From facing down guerilla soldiers in Uganda to Australian of the Year – the remarkable career of Dr James Muecke

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In a medical career spanning three decades, Dr James Muecke has performed some of the most complex surgeries on the planet, stared down guerilla soldiers in Uganda and helped teach doctors in Myanmar how to save a child’s sight.

But he said one of the most “surreal” events ever to happen to him was to be named the 2020 Australian of the Year.

“It was pretty overwhelming, to be honest,” Dr Muecke said.

“I really thought I wouldn’t receive it – the Australian of the Year the previous year had also been a doctor from Adelaide, so I thought what are the chances of two South Australian doctors being given the honour two years in a row?”

Dr Richard Harris, from South Australia, and Dr Craig Challen, from Western Australia, were the joint winners of the 2019 Australian of the Year, for their role in rescuing a schoolboy soccer team from flooded caves in Thailand.

Dr Muecke said the announcement of the award in January this year was almost indescribable.

“I’d had about two hours sleep the night before,” he said.

“It was exciting and terrifying, and of course at the same time, it was very special.”

Dr Muecke has worked in both the public and private systems and has a long-standing relationship with the Cura Day Hospitals Group.

“In the public sector, being able to teach your colleagues is very integral to what I do, so that’s important to me,” Dr Muecke said.

“But also, working in the private sector over the years has allowed me to fund my passion projects.

“The private sector has given me the time and the freedom to do the things I really love, like medical volunteering.”

Dr Muecke’s first overseas adventure in medicine came in 1989, after finishing his intern year.

“During that year, my first year of real medicine, I had been managing diseases that were predominantly chronic and self-inflicted, such as heart attack, lung disease – diseases that were entirely preventable,” he said.

“I needed something different, so I packed my bags and volunteered as a general doctor in a little rural hospital in Kenya.”

It was while living and working in Africa that he and a travelling companion ran across a party of Ugandan guerilla soldiers.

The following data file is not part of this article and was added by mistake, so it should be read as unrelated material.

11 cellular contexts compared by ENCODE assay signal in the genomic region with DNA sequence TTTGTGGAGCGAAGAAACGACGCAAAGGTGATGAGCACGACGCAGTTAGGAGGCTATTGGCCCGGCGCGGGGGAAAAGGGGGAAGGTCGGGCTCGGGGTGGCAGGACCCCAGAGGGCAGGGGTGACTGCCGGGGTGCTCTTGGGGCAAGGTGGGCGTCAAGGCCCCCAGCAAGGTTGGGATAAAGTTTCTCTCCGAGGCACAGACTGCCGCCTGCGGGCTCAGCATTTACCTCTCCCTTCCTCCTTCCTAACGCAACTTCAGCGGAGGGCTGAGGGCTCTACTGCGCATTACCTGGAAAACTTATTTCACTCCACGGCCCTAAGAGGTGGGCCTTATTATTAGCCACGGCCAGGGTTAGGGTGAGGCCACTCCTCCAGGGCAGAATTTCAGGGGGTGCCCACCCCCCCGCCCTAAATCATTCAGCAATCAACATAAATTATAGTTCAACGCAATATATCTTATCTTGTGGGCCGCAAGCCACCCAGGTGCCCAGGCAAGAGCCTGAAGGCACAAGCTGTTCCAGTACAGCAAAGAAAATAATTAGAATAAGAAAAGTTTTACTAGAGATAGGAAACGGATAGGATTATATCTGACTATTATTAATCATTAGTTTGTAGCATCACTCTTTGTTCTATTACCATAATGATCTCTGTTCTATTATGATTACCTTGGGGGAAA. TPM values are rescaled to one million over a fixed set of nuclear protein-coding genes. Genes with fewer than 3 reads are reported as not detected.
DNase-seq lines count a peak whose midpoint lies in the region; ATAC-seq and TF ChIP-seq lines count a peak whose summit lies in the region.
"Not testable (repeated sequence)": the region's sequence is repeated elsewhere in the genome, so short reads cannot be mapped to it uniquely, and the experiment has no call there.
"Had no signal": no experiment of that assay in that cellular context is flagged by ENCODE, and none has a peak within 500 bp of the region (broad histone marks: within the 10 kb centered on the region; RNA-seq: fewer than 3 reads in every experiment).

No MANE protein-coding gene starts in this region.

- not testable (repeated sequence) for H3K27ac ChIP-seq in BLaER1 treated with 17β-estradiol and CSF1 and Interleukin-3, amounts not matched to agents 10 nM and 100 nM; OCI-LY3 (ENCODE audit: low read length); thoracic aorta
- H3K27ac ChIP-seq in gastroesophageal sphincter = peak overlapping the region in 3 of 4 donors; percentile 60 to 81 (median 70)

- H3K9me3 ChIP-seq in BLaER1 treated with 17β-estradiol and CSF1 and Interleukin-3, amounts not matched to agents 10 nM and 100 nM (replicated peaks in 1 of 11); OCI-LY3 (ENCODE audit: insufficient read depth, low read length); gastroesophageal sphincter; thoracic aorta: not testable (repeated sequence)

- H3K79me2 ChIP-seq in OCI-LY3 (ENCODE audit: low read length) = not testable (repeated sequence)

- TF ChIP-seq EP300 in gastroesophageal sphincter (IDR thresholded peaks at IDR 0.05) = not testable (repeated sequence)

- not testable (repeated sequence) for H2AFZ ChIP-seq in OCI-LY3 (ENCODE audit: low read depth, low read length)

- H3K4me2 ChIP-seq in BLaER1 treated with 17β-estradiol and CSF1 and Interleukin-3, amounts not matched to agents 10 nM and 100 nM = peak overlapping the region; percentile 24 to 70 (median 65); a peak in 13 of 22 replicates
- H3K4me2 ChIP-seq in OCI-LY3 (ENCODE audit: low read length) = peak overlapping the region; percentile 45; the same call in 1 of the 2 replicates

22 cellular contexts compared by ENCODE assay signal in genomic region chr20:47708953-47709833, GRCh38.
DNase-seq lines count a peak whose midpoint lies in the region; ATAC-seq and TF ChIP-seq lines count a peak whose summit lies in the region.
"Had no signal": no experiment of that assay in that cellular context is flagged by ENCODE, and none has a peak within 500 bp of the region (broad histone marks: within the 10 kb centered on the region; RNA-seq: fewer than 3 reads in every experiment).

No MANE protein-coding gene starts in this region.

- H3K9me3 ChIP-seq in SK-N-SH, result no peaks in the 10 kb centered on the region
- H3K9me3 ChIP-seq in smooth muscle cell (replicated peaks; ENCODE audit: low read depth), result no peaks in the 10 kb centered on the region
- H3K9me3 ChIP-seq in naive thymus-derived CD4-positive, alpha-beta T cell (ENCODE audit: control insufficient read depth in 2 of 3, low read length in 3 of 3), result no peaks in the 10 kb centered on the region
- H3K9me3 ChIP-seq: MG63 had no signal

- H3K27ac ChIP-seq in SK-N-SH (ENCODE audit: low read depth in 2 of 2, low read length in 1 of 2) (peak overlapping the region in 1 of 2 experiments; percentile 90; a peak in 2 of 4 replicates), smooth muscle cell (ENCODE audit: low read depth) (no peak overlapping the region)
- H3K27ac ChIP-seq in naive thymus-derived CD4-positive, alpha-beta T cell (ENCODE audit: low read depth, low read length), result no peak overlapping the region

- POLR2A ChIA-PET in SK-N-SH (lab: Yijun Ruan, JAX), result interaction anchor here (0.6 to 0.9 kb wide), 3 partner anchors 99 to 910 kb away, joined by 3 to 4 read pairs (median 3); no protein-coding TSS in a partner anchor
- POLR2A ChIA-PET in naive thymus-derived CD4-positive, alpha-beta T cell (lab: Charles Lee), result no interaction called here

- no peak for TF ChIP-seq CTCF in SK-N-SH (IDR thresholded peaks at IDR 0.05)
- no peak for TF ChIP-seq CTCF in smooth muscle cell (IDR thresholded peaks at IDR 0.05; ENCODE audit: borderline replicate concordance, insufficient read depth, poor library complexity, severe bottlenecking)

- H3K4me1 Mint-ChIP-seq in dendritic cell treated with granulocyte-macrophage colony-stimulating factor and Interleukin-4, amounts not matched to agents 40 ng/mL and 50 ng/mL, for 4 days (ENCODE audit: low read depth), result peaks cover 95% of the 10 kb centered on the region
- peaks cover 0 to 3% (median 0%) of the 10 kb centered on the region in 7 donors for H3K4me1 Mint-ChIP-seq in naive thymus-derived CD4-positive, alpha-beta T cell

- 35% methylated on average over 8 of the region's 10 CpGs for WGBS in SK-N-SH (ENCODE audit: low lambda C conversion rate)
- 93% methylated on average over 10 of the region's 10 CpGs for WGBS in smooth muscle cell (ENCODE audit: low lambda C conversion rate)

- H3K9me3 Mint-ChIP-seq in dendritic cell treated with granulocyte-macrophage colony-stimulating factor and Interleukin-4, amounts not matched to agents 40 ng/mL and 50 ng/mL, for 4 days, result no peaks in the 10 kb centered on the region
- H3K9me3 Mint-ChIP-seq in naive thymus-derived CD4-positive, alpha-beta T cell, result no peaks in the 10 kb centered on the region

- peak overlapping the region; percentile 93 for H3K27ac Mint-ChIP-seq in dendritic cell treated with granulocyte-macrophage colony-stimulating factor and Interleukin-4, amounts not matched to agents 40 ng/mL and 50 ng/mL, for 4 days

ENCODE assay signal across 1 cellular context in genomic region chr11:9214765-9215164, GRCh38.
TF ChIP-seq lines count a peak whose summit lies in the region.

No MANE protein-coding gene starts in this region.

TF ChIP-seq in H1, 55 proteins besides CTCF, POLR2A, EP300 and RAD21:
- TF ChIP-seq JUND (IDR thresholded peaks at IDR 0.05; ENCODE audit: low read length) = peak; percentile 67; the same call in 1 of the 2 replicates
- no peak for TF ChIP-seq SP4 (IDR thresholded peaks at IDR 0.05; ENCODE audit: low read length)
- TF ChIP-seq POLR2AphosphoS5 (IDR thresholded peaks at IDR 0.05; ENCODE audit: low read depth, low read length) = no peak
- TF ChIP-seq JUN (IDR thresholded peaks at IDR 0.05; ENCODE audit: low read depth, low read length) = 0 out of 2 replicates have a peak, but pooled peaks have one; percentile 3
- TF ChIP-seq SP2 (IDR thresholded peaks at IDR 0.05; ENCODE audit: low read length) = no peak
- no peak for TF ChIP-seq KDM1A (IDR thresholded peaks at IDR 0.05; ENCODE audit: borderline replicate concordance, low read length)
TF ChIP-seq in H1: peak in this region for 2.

“They pulled apart our packs looking for weapons; they found our binoculars and accused us of being spies,” Dr Muecke said.

“They marched us away at gunpoint and locked us up in a ramshackle hut at the edge of a village.

“We were convinced that if we stayed in that hut, we were done for, so we broke out through the back of the hut and escaped into the jungle.”

Dr Muecke later continued to combine his love of adventure and medicine, by practicing at the St John Eye Hospital in Arab East Jerusalem.

“The outreach visits to the refugee camps of the Gaza Strip and the West Bank were a highlight,” he said.

“Despite the machine gun battles that erupted outside the clinic, those weekly trips cemented in me a passion for fighting blindness in poorer countries.”

In 2007, Dr Muecke was part of a research team in Myanmar that found the leading cause of childhood blindness in that country was measles.

“Measles, especially in malnourished children, can permanently destroy the cornea,” he said.

“This trip made me acutely aware that there’s so much more to blindness than cataracts – and to finally understand that prevention is more powerful than cure.”

Dr Muecke helped train Myanmar’s first ever children’s eye surgeon, Dr Than Htun Aung, who is now providing nearly 30,000 treatments to children in his own country each year. He has also started to train his own colleagues.

As an eye specialist, Dr Muecke has conducted some of the most exacting surgical procedures.

“The cataract surgeon must insert a fine probe into the eye, through a slit in the cornea, through the dilated pupil, through an opening that’s made in the capsule that surrounds the lens, and into the lens itself, where it delivers high frequency ultrasound to break up the clouded lens matter, and then suck it out of the eye,” he said.

“The capsule of the lens is 10 percent of the thickness of the finest cellophane.

“And it’s suspended from the inner wall of the eye by delicate fibrils that are one percent as thick as a human hair.